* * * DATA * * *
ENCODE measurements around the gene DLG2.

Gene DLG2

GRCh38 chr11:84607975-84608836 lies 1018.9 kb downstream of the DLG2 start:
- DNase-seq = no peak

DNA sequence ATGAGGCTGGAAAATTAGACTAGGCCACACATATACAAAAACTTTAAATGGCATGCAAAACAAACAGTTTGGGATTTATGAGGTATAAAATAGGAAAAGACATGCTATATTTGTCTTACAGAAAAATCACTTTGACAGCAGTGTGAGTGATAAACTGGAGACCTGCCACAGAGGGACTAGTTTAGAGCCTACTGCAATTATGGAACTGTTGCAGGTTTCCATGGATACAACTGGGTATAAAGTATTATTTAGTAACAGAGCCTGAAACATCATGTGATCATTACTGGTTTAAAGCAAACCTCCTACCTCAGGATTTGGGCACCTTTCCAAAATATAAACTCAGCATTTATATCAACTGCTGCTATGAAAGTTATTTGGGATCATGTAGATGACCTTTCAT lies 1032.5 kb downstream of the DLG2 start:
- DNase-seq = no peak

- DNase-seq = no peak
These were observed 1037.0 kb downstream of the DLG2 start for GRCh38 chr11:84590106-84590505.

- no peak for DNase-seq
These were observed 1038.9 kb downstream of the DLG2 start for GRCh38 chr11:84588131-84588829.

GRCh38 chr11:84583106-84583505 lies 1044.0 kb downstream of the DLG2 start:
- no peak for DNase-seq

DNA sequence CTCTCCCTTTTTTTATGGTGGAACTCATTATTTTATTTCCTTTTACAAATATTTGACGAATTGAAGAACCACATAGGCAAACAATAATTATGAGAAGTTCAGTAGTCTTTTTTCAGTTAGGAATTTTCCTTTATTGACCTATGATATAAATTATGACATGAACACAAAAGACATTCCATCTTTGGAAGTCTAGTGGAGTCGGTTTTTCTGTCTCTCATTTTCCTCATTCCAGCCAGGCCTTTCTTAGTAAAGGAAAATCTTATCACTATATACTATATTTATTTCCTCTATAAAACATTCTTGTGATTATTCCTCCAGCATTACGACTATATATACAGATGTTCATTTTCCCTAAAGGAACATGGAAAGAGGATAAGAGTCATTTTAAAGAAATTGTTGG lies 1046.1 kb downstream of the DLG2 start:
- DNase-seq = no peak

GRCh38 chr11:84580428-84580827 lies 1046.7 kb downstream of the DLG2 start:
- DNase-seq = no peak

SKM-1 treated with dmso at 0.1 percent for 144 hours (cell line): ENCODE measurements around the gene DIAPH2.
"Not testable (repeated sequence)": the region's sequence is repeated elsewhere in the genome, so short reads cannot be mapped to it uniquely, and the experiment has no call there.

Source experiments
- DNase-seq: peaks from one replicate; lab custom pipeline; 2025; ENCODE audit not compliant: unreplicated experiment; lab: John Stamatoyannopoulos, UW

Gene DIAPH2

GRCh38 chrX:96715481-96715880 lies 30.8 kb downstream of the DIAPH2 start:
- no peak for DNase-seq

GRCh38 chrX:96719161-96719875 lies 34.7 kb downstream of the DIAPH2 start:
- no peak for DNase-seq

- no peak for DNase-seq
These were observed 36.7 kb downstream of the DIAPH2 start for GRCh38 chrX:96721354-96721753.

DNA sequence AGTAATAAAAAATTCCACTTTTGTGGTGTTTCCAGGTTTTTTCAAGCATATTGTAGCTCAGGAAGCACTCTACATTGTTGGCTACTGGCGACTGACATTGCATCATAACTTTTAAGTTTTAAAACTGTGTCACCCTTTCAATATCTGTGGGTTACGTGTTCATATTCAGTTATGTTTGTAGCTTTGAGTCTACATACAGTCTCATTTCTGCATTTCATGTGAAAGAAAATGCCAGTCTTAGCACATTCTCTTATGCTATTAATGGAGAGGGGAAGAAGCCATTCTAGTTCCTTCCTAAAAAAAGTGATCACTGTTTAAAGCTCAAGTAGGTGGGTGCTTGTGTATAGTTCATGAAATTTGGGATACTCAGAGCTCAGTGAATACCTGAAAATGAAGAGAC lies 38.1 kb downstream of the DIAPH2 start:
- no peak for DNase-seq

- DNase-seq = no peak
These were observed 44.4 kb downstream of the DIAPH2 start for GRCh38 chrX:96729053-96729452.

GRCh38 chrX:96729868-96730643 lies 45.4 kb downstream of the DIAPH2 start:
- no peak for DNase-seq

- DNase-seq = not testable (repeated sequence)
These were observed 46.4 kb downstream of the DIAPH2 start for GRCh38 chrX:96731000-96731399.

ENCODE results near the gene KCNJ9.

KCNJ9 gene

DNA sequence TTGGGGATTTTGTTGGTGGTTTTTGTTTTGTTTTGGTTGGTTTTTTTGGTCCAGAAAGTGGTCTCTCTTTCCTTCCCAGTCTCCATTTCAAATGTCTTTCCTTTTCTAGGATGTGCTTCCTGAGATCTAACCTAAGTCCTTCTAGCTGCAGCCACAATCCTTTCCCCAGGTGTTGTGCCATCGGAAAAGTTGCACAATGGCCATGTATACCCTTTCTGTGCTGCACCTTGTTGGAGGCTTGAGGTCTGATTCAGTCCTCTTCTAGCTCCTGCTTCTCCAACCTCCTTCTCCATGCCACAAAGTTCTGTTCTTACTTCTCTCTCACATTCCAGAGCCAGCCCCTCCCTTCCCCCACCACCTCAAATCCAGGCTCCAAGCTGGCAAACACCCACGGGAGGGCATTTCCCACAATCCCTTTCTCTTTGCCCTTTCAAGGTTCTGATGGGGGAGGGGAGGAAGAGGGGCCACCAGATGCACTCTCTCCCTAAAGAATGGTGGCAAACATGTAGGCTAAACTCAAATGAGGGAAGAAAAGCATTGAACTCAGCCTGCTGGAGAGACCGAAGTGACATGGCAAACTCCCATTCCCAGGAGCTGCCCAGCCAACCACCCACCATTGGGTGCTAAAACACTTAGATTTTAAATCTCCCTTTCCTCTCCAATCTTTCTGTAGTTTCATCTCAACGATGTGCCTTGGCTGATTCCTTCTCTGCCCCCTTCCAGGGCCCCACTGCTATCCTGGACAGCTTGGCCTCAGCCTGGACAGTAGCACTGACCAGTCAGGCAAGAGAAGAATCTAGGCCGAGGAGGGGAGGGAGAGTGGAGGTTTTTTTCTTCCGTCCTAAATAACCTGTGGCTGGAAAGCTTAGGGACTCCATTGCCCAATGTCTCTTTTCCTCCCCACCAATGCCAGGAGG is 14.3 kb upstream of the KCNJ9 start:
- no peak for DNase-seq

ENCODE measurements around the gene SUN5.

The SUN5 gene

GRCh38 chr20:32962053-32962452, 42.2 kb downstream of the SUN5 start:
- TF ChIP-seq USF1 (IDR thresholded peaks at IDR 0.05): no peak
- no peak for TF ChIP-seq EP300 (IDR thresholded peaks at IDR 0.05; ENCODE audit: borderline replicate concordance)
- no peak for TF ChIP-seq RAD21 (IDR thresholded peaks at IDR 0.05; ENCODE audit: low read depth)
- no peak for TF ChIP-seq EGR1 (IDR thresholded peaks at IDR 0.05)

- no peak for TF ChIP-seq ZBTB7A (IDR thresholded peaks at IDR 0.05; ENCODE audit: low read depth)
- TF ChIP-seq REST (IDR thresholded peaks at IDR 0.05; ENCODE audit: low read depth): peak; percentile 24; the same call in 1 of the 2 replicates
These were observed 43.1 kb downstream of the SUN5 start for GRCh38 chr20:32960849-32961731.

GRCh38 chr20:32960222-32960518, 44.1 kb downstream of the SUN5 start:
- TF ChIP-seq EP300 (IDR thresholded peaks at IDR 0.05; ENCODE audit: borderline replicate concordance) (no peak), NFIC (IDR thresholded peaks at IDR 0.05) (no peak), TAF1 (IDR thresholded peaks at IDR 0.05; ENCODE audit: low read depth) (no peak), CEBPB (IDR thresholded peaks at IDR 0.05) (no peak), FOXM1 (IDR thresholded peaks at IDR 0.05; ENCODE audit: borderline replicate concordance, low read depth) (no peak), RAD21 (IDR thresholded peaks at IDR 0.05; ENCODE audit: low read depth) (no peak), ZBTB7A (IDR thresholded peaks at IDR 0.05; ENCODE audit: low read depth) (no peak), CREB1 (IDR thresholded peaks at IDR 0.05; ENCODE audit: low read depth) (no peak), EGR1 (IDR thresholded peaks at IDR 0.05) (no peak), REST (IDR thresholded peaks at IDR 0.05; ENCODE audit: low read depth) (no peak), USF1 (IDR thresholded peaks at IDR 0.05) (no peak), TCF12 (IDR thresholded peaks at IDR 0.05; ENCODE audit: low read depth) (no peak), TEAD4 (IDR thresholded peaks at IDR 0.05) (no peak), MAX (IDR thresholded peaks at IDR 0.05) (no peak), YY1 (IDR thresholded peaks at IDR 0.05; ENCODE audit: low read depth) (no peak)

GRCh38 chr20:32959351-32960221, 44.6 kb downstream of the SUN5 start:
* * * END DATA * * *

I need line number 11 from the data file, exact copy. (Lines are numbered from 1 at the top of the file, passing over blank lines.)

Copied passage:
GRCh38 chr11:84583106-84583505 lies 1044.0 kb downstream of the DLG2 start: